Director Aaron Schneider, who began as a cinematographer, has a keen eye for period detail, and the small town, 1930s setting looks absolutely authentic without feeling fussy. The story itself has some overly melodramatic moments, but Duvall saves it from falling completely down the maudlin trap in a speech near the film's end that, in the hands of a lesser actor, could easily have been overplayed and obvious. Duvall's delivery in that scene brought tears to my eyes.

After the film, Duvall and director Schneider took the stage once again to take questions from the audience, most of which were variations on, "Congratulations on the movie. You were great in it!" Bill Cobbs was also brought on stage, and spoke of the instant rapport he felt with Duvall upon meeting him on the film set. He also said it was the first time he had watched the movie in its entirety, and when asked what he thought of it, he jokingly shrugged his shoulders and said, "Ehhhh."

Monday, May 3, 2010

SFIFF: Cairo Time

This review originally appeared on the San Francisco Appeal.

Middle-aged women love Patricia Clarkson, if the conversation between friends in the Balcony Bar at the Kabuki just prior to the screening of Cairo Time Thursday night is any indication:

"Oh, I just adore Patricia Clarkson."

"Oh, yes, me too. She's just fabulous!"


That last comment was not about Clarkson's looks. That bon mot came from a dog that one of the women had brought along to the theater. Now, I have to imagine that the dog was some kind of service animal, but just what kind I can't be sure, as it was a small, shaggy, black, lap dog. But, it must have been a Patricia Clarkson fan too, as not a peep was heard from it throughout the film. Perhaps it was as enraptured by the film as the rest of the audience seemed to be.

I jokingly referred to Cairo Time as Patricia Clarkson Gets Her Groove Back since the plot kind of sounds like the story of a woman finding passion in a foreign land. Thankfully, the film is much more subtle than that. Clarkson plays Juliette, a magazine writer married to a man who works for the U.N. Their children grown and out on their own, she comes to Cairo for a vacation with her husband, but finds he's stuck in skirmish in the Gaza Strip, with no real idea of when he'll be able to come to Cairo. Stuck in the foreign city alone, but not one to stay in her hotel room, she explores the city on her own, and with a local man named Tareq (Alexander Siddig), a former colleague of her husband's.

The set-up lends itself to many cliches, but the movie is able to avoid most of them. Clarkson and Siddiq are perfect in their roles, and the city of Cairo is almost a third character in the movie, alive and vibrant.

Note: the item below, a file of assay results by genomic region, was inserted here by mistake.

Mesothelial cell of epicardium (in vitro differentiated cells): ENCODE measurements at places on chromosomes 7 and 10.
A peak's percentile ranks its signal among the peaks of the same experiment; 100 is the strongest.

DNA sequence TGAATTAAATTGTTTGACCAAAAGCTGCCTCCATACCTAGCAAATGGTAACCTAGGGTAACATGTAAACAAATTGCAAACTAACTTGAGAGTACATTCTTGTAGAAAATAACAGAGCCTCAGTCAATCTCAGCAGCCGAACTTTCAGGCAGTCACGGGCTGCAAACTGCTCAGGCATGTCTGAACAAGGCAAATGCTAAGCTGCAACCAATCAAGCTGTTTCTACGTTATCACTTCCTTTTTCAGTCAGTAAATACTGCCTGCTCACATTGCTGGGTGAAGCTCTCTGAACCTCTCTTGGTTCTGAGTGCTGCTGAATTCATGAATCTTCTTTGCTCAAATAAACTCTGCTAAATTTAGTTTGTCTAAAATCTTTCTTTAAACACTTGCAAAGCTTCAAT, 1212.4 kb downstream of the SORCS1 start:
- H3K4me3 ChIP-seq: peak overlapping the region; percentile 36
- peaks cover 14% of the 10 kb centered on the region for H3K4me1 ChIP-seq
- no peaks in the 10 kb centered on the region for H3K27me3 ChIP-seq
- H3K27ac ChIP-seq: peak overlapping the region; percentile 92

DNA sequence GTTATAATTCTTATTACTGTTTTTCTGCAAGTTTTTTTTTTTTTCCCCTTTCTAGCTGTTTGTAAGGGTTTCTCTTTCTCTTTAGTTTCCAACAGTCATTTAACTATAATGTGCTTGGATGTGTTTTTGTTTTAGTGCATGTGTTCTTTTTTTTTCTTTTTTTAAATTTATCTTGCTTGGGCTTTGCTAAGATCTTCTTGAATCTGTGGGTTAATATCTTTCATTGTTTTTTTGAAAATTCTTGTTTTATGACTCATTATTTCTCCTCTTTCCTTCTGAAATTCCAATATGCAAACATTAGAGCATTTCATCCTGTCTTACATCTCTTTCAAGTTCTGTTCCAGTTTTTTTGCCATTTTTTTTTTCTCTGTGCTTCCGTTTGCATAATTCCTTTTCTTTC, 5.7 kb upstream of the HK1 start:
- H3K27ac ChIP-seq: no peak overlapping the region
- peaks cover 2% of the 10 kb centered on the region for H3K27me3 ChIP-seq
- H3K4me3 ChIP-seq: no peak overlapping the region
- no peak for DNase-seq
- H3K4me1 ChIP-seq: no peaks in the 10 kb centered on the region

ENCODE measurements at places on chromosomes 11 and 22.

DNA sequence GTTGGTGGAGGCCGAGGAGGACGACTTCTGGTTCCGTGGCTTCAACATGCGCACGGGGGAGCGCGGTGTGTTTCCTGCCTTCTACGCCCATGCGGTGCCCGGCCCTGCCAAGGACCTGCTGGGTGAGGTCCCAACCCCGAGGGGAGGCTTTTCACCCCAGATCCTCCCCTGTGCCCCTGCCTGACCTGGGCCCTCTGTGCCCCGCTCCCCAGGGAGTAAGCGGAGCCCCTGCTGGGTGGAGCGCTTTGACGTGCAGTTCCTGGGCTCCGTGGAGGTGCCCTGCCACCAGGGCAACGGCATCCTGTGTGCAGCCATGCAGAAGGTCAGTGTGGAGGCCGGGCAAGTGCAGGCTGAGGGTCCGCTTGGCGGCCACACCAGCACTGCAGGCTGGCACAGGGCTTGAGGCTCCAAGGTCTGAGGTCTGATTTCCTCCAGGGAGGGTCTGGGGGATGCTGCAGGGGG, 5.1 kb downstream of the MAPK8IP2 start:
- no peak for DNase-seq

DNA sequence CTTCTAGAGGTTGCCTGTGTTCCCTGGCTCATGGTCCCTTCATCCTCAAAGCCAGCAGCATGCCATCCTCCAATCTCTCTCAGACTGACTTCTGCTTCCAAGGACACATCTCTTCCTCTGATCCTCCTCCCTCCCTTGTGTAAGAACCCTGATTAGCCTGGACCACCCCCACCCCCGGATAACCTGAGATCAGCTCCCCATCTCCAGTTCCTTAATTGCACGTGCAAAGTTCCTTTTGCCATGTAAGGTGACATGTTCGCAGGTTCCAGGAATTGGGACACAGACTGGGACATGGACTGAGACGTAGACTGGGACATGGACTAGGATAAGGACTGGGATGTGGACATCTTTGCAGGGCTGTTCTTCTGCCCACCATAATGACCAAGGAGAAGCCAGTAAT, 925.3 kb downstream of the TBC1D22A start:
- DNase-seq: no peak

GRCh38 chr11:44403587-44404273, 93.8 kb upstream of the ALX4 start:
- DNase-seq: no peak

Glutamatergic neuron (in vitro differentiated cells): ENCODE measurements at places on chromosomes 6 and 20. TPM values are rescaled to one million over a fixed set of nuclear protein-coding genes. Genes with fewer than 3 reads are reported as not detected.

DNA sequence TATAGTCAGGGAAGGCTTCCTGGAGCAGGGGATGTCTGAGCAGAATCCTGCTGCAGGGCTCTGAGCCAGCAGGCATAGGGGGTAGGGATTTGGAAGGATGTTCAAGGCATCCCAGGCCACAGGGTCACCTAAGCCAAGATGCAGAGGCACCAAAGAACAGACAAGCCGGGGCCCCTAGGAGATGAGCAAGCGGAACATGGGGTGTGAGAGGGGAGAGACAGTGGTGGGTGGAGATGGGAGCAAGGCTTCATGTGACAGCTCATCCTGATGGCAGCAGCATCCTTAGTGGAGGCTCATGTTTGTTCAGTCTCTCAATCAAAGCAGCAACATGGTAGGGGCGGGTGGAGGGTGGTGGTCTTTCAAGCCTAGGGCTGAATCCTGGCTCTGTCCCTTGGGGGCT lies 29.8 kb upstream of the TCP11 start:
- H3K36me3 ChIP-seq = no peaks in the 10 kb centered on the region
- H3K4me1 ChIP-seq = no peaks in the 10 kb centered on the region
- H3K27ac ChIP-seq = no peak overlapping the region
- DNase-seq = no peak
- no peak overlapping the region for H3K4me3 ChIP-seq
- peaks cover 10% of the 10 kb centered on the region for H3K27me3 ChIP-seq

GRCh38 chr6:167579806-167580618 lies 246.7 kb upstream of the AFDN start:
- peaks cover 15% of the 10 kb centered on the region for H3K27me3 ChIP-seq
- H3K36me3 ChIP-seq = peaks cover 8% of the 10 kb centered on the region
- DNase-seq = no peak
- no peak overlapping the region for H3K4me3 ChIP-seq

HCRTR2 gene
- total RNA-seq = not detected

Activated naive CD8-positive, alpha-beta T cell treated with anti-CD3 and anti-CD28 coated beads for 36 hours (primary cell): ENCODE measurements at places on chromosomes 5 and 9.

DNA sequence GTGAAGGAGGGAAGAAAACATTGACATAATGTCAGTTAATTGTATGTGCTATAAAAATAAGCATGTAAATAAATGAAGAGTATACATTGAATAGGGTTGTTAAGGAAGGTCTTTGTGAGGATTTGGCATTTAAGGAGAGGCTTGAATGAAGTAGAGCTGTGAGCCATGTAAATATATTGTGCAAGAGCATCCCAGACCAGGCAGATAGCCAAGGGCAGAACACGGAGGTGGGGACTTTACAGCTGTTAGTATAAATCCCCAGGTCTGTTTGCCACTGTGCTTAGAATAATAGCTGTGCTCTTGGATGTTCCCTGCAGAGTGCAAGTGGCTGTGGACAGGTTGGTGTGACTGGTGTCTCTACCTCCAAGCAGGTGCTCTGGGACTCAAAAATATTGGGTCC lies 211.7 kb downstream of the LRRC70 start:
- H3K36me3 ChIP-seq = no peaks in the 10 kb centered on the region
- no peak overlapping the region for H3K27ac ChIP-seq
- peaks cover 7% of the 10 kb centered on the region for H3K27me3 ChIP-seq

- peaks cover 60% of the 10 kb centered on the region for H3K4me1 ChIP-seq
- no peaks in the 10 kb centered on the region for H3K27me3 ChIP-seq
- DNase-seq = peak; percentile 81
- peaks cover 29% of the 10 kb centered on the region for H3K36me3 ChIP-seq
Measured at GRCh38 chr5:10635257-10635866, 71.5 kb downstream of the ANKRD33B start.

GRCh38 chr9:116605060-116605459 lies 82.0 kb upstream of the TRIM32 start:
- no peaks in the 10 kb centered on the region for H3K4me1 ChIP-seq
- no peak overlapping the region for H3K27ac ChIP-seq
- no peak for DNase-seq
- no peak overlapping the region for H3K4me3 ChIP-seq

Patricia Clarkson and director Rubba Nadda were on hand after the showing to answer a few questions. Clarkson, looking quite chic in a black trench coat and black skirt, jokingly kicked up her heels telling us they had just come from having cocktail. She's quite vibrant in person, and just glows with beauty and good humor.

Rubba Nadda, who is Canadian, and of Arabic descent, discussed a trip to Cairo shee took as a teenager that stayed with her and was the ultimate influence on the film. As a result, she insisted the movie actually be shot there, as opposed to an "easier" location, such as Morocco. Clarkson had nothing but good things to say of the city, and noted that when the shoot was over and it was time to leave, those bags were the hardest bags she's ever had to pack.

The Q&A was opened up to the audience, and the most interesting exchange was probably when a woman asked about some possible naivety that the character Juliette may have demonstrated by walking the streets of Cairo in breezy "Western" outfits, showing bare arms and legs. Clarkson insisted that a lot of thought was put into what she wore in the film, and that nothing she wore would actually be considered scandalous. The director also chimed in that it's a big misconception that all the women in Middle Eastern countries are completely covered up, and that women there wear all kinds of clothing.

This is ultimately an interesting point within the context of the film, as Juliette is literally followed and groped by groups of men during her initial walks alone through the city. When she tells this to Tareq, he replies it is because she is a very beautiful woman, and makes no mention of her clothing. Apparently, the luminosity of Patricia Clarkson transcends all cultures.

Thursday, April 29, 2010

SFIFF: Gainsbourg (Je t' non plus)

This review originally appeared on the San Francisco Appeal.